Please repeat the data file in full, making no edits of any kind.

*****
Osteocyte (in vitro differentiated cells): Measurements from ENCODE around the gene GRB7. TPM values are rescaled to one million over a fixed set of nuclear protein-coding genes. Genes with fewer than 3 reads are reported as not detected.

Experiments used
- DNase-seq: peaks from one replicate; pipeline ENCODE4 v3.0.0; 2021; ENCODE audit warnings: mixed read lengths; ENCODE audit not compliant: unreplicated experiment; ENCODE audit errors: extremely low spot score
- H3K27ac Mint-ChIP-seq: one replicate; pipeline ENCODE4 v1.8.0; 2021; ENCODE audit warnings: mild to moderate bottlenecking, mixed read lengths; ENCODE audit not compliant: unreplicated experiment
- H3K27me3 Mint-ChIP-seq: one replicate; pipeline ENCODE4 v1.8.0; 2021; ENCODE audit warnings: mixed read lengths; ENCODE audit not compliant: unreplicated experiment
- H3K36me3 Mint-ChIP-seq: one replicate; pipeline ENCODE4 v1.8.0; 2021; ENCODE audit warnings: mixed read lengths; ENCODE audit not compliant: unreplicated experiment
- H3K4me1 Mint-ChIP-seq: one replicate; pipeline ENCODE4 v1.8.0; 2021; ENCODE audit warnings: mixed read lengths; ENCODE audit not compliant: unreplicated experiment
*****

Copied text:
Osteocyte (in vitro differentiated cells): Measurements from ENCODE around the gene GRB7. TPM values are rescaled to one million over a fixed set of nuclear protein-coding genes. Genes with fewer than 3 reads are reported as not detected.

Experiments used
- DNase-seq: peaks from one replicate; pipeline ENCODE4 v3.0.0; 2021; ENCODE audit warnings: mixed read lengths; ENCODE audit not compliant: unreplicated experiment; ENCODE audit errors: extremely low spot score
- H3K27ac Mint-ChIP-seq: one replicate; pipeline ENCODE4 v1.8.0; 2021; ENCODE audit warnings: mild to moderate bottlenecking, mixed read lengths; ENCODE audit not compliant: unreplicated experiment
- H3K27me3 Mint-ChIP-seq: one replicate; pipeline ENCODE4 v1.8.0; 2021; ENCODE audit warnings: mixed read lengths; ENCODE audit not compliant: unreplicated experiment
- H3K36me3 Mint-ChIP-seq: one replicate; pipeline ENCODE4 v1.8.0; 2021; ENCODE audit warnings: mixed read lengths; ENCODE audit not compliant: unreplicated experiment
- H3K4me1 Mint-ChIP-seq: one replicate; pipeline ENCODE4 v1.8.0; 2021; ENCODE audit warnings: mixed read lengths; ENCODE audit not compliant: unreplicated experiment